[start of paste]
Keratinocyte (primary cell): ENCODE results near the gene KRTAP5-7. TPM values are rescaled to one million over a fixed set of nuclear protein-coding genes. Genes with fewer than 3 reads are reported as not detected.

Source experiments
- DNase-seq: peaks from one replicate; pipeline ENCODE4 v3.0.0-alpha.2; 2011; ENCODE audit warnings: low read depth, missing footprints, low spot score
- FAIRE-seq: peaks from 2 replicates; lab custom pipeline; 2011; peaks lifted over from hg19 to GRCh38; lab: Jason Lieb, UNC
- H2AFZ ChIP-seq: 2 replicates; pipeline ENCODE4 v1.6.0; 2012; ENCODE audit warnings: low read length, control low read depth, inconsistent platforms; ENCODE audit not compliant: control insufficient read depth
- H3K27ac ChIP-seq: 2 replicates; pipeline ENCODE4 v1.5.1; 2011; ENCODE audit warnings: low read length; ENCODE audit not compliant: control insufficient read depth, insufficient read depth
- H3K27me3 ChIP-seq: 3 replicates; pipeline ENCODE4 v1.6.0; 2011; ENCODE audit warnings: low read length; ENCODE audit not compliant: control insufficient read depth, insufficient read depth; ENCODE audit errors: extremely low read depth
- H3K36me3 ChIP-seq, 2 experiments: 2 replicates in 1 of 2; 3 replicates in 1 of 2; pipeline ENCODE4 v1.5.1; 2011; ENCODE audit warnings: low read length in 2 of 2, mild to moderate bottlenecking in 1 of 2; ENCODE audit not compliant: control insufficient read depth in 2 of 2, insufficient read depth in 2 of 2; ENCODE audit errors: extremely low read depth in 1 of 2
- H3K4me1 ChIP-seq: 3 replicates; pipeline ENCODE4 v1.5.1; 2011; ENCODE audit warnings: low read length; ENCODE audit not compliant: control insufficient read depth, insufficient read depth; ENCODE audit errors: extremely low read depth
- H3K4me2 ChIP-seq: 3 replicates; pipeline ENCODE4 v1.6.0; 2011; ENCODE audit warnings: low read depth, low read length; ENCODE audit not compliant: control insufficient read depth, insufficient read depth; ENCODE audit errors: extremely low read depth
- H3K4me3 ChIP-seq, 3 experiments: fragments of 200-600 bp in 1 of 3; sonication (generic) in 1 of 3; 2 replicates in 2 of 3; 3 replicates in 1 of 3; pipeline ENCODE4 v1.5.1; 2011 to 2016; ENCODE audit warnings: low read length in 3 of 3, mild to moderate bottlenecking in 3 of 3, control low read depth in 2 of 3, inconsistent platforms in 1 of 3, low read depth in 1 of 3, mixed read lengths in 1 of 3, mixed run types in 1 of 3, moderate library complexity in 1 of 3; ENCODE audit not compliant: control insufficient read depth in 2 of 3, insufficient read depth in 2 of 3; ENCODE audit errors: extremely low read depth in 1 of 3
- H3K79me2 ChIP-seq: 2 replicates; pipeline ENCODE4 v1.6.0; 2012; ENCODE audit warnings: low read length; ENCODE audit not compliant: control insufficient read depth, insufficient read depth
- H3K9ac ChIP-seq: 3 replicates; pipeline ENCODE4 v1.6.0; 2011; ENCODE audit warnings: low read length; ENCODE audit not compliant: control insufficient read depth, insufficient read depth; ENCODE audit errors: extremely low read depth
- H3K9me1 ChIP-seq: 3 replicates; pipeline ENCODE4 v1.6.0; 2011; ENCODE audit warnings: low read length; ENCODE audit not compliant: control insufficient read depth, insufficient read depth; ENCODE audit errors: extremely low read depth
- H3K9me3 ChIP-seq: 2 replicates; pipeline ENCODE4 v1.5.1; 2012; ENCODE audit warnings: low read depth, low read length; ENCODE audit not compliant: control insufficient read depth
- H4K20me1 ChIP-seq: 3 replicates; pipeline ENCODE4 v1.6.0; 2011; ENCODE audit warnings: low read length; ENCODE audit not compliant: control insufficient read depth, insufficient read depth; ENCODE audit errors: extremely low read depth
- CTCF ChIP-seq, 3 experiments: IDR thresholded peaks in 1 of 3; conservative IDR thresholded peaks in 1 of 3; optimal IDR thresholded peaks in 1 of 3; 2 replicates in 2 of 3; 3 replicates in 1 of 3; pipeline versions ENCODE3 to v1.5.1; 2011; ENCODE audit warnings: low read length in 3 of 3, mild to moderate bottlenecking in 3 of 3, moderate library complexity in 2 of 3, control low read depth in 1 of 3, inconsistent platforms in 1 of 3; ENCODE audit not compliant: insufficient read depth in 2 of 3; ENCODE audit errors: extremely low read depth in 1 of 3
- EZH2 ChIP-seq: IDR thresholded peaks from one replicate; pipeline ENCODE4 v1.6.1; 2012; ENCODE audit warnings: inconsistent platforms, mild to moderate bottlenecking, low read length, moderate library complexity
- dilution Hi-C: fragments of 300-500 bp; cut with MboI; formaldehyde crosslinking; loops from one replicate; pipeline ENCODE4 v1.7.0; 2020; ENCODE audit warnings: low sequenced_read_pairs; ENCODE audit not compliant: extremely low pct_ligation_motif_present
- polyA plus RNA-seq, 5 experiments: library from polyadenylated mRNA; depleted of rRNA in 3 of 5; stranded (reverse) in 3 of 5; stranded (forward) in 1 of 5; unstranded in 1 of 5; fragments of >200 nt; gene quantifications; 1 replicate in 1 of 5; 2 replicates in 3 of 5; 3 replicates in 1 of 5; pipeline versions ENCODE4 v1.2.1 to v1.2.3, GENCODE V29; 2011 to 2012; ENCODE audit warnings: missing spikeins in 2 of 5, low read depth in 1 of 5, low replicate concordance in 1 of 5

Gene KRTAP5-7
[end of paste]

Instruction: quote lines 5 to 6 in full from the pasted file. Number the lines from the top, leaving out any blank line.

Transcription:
- H2AFZ ChIP-seq: 2 replicates; pipeline ENCODE4 v1.6.0; 2012; ENCODE audit warnings: low read length, control low read depth, inconsistent platforms; ENCODE audit not compliant: control insufficient read depth
- H3K27ac ChIP-seq: 2 replicates; pipeline ENCODE4 v1.5.1; 2011; ENCODE audit warnings: low read length; ENCODE audit not compliant: control insufficient read depth, insufficient read depth